* Party A wants to increase taxes and social services 5%, and to require everyone to electrocute themselves 8 hours a day.
* Party B wants to decrease taxes and social services 5%, and to require everyone to electrocute themselves 8 hours a day.
* Party C wants to leave taxes and social services as they are, and stop the electrocutions.

"Everyone" knows that Party C isn't serious.  They get no media coverage, except as a punchline.  Only people with no popularity to lose will come out openly as Party C'ers.  And rather then break the dam, they make Party C association a mark of stigma.

Under FPTP, we need roughly a third of the people to *believe party C has a chance*, with no way to build momentum.  Naturally, the electrocutions continue.

Under IRV (and I think any ordered ranking), we need roughly a third of people to pay attention.  Then they can easily vote C>A>B or C>B>A and end the electrocutions.  And if it's less than a third, it still shows a nice clear signal that Not Electrocuting Ourselves is an idea to be taken seriously.

Under Approval, people won't want to vote "C" because that gives up the chance to effect the taxes/services tradeoff which is the only thing they expect to be up for grabs.  So they vote "A,C" or "B,C".  And feel bad about it, because they don't actually *approve* of A or B.  Which means they're voting against themselves.  Now we need half of people to pay attention, and with a much weaker take-this-seriously signal.  After all, "A,C" could just be intented as a hardcore vote against B (some people take the A-B rivalry very seriously).

This misses senses in which resources can run out.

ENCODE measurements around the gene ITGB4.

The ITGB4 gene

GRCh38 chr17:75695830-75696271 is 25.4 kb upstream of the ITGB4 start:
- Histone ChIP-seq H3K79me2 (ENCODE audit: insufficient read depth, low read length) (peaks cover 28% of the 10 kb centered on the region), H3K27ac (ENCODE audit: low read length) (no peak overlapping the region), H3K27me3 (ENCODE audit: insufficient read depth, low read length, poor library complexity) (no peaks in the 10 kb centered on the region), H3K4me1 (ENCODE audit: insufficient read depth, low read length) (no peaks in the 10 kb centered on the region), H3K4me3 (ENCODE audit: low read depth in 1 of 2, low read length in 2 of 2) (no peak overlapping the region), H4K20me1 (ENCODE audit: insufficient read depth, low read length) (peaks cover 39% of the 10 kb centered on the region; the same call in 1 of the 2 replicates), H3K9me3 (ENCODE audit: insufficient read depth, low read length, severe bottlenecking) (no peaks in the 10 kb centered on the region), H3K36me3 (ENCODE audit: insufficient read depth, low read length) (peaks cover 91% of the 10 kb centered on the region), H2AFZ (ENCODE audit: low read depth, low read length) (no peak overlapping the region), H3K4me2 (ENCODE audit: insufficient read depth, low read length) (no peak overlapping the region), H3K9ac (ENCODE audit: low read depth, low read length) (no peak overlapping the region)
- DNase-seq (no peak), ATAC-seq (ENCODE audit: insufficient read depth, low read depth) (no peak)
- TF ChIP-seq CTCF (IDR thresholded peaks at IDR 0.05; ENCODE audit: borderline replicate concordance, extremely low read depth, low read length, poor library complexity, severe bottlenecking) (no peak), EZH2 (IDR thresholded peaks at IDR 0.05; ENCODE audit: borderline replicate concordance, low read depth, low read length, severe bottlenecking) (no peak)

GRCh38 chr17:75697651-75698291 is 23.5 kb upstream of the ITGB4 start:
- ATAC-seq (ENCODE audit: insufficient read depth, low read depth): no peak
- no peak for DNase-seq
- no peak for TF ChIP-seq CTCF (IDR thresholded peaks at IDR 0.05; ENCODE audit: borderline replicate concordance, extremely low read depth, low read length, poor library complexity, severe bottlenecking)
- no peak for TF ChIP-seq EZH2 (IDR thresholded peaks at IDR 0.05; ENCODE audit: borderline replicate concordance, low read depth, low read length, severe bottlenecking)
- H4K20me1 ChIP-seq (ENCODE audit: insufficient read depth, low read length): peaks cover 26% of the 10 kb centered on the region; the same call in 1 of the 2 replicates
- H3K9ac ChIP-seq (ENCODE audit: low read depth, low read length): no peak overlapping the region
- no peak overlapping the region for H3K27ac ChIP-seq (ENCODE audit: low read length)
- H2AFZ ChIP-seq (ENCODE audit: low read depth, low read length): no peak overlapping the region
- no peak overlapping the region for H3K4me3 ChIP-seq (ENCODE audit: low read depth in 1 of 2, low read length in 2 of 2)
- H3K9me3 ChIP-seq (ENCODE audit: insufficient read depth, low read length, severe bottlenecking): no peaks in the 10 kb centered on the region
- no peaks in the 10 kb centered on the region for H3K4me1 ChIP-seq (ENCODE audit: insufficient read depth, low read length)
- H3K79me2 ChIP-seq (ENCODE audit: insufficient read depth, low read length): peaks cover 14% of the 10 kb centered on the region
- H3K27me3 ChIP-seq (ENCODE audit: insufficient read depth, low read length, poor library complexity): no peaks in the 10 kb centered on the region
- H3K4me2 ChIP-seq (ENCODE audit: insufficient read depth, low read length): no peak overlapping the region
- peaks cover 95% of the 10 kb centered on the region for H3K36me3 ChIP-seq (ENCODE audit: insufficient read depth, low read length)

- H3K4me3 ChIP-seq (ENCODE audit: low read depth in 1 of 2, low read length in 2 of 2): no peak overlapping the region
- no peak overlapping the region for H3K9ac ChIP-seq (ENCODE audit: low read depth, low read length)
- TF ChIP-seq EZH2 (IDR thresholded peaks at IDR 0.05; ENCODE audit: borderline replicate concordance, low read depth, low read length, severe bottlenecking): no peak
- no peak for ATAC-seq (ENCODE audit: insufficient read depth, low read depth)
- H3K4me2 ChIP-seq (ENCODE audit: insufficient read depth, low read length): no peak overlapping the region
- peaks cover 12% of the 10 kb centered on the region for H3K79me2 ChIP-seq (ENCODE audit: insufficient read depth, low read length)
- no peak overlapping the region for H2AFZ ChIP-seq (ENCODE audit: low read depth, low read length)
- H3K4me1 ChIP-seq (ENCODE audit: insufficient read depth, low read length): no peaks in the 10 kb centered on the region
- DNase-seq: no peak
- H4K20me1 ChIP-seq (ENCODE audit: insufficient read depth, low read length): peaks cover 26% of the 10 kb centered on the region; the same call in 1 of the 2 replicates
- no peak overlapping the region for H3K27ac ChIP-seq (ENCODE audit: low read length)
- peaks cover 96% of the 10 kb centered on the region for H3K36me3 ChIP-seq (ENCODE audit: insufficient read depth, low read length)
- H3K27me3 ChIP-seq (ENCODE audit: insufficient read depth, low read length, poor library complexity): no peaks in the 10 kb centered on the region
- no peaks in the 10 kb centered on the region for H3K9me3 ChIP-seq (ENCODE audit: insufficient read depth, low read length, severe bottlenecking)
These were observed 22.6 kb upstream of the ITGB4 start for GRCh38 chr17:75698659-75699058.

Simplestly, there's locked-in-use.  Consider Rhenium.  It's about 1ppb in Earth's crust and about 1000 tonnes of it have been refined in all of history.   How much can be produced without implausibly destructive mining techniques is hard to estimate.   It's essentially indestructable and uncreateable.  It's used in jet engines and other high-temperature high-pressure applications.  The number of jet engines in service at any time is bounded by available Rhenium.  After that limit, new engines can only be made by melting down old ones.  If you try to stick a trillion people on Earth, the jet/person ratio may get awfully low.

A more subtle locked-when-in-use resource is surface area.  Especially temperate land surface.  It can either be providing humans with psychologically-needed sky access or be covered in solar panels.  (Or be used for agriculture or left as wilderness for other species, but in the extreme case those will be abandoned as inefficient.)

Another failure mode is that we may fail to solve the technological problems in using resources so efficiently.  I mentioned above that agriculture was an inefficient way of converting sunlight and CHON into consumable food.  But if we replace it with photovoltic cells and chemical plants, we risk missing a vital micronutrient and suffering widespread health issues.

A subtler version of this is failing to solve the social problems.  Imagine living in Alberta Canada in a world where electricity comes from a solar plant thousands of miles to the south and water from a desalinization plant thousands of miles to the west.   And if either breaks down even briefly you and your neighbors all die.  Likewise if anything goes wrong in the transmission systems anywhere along the route.  Can we run infrastructure that reliably?   Can we prevent terrorism in such a situation?  Can we cope with the problems caused by the solutions to the preceding problems?

Answer by dspeyerNov 25, 20201

For the PPE, check out https://www.facebook.com/groups/opensourcecovid19medicalsupplies